you can get it pretty close to how it would have operated on a period machine.
55. Shadowrun: Dragonfall/Hong Kong (Harebrained Schemes, 2014/2015)
The second and third games in the rebooted Shadowrun franchise, and easily my favorite ones so far, expanding on everything the original brought to the table while losing nothing that made it great. The story is nothing short of brilliant, bringing together a cast of diverse and complex characters to solve the mystery of their friend's death and the underlying conspiracy behind it. Throughout the game, every choice you make seems to be the wrong one, making you new enemies and seemingly digging you deeper into a pit you can't escape from, while the combat only gets more intense with enemies bringing out bigger guns, setting up nastier traps and summoning bigger monsters to get in your way. Stellar stuff all around, and a perfect example of how to do a grim, atmospheric game experience right.
54. Simcity 3000 Unlimited (Maxis, 1999/2000)
Simcity 3000 had a lot to live up to after the groundbreaking original and the fantastic 2000, and I was a little worried since it was the first game in the series that Will Wright didn't work on. However, 3000 did the name justice. The game is pretty much what you'd expect, taking the groundwork of 2000 and adding in a few more features like having to manage your city's garbage and sound alerts when disasters strike. One can also make business deals with other cities to address power/water/garbage storage issues, or take on other cities' problems for some extra cash at the cost of an increased burden to their own resources (and often a hit to land value). Unlimited added some new content of its own, letting you place numerous real-life landmarks like the Empire State Building, the CN Tower and Notre Dame's cathedral. Better still, an easy-to-use editor lets you customize the appearance of your buildings or even craft custom ones, letting you build some truly massive and beautiful-looking cities. The only real downsides were a significantly clunkier UI and the fact that this is the last great Simcity game.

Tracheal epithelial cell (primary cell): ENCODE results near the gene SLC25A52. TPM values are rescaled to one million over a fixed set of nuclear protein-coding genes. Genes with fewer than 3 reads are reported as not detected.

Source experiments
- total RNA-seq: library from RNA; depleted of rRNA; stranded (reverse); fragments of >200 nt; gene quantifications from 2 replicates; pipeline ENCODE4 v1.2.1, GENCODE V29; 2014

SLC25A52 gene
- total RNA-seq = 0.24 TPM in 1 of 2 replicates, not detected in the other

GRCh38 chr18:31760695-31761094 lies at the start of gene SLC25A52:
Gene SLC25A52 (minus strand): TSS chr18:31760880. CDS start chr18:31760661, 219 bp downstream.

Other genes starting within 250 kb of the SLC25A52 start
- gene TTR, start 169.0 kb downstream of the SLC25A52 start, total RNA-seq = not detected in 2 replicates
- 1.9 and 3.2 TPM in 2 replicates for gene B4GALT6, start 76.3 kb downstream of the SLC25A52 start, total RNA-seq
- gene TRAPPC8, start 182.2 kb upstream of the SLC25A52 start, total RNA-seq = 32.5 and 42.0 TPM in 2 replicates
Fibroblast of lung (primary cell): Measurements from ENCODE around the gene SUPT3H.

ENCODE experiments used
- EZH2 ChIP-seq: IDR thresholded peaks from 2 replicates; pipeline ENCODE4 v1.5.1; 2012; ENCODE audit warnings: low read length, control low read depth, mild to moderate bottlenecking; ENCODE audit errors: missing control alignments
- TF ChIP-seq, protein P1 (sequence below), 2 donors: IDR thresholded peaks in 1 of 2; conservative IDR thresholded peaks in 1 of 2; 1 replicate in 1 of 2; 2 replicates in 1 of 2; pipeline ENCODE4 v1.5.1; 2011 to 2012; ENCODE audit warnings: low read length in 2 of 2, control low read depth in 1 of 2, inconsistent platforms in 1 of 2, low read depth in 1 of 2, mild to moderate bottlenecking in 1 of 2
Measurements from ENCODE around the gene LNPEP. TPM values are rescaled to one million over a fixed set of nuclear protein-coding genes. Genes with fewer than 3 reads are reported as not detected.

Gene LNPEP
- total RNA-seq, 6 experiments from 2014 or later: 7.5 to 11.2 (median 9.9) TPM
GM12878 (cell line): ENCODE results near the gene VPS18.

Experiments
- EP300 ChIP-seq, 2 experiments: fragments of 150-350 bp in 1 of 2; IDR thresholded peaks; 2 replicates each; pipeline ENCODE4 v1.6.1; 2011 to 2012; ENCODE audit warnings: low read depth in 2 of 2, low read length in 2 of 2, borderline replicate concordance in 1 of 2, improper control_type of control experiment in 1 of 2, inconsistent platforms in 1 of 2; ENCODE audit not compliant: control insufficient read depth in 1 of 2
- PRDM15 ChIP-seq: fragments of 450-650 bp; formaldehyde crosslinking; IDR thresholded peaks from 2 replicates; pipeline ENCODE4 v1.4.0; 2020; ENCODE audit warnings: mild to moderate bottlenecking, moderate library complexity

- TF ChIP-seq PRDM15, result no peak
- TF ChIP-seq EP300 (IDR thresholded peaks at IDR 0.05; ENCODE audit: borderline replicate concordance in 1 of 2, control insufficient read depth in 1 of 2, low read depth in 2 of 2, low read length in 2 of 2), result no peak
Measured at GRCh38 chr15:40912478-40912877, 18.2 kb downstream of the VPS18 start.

53. Ultima VII Part 2: the Serpent Isle (Origin Systems, 1993)
The direct followup to Ultima VII (and the spinoff game Ultima Underworld II), Serpent Isle was also a callback to the franchise's earliest days, returning to worlds not seen since Ultima 1 and showing a world very different and considerably more troubled than the Britannia we've come to know. The stakes were higher too; not just with the looming threat of the Guardian and his underlings, but a cosmic imbalance is causing reality itself to slowly unravel, adding considerably to your woes. Unfortunately the game was also the first to really suffer from the EA buyout, as the world feels much more barren and the latter half in particular very rushed and definitely not up to the series' high standards in design. Nevertheless, the story is captivating and the solid engine of 7 is tuned up in quite a few ways, making it another very worthwhile Ultima adventure.
52. Serious Sam (Croteam, 2001)
In the late '90s tiny Croation studio Croteam decided that shooters had gotten too brown, gritty and slow in recent years, and set out to rectify that with their debut game, Serious Sam. Not only did it look fantastic for the time, with enormous environments that were bright, colorful and intricately detailed, but it never lost a beat despite its action being downright manic. Even with the huge open areas, impressive visual effects and the fact that literally hundreds of enemies can be rushing you all at once, there's virtually no slowdown or framerate stutters. There's tons of hidden secrets in every level a la Doom or Wolfenstein, and the gameplay is reminiscent of classic arcade shooters like Smash TV; smooth-controlling, fast paced and uncomplicated, but certainly not easy. Learning enemy patterns, rationing pickups, using the right weapon in the right situation, prioritizing threats and of course circle-strafing constantly quickly become key to survival. A game where you somehow feel totally overwhelmed and completely in control at the same time, Serious Sam is a rush.
51. Toonstruck (Burst Studios, 1996)
I've played more than a handful of point-and-click adventure games that operate on cartoonish logic, but it always felt rather out of place when they were trying to build a serious atmosphere and story. Toonstruck definitely broke that mold by putting the player in, well, a cartoon. Bright, colorful and slightly off-kilter environments, professionally animated characters voiced by big-name actors like Tim Curry, Tress MacNeille, Dan Castellaneta and April Winchell, and starring none other than Christopher Lloyd, digitized and superimposed atop the action like Roger Rabbit in reverse. There's a lot of genuine talent and brilliant humor on display throughout; it's just a shame that it ends on a very abrupt cliffhanger and, owing to copyright issues, the second part of the story has yet to be released.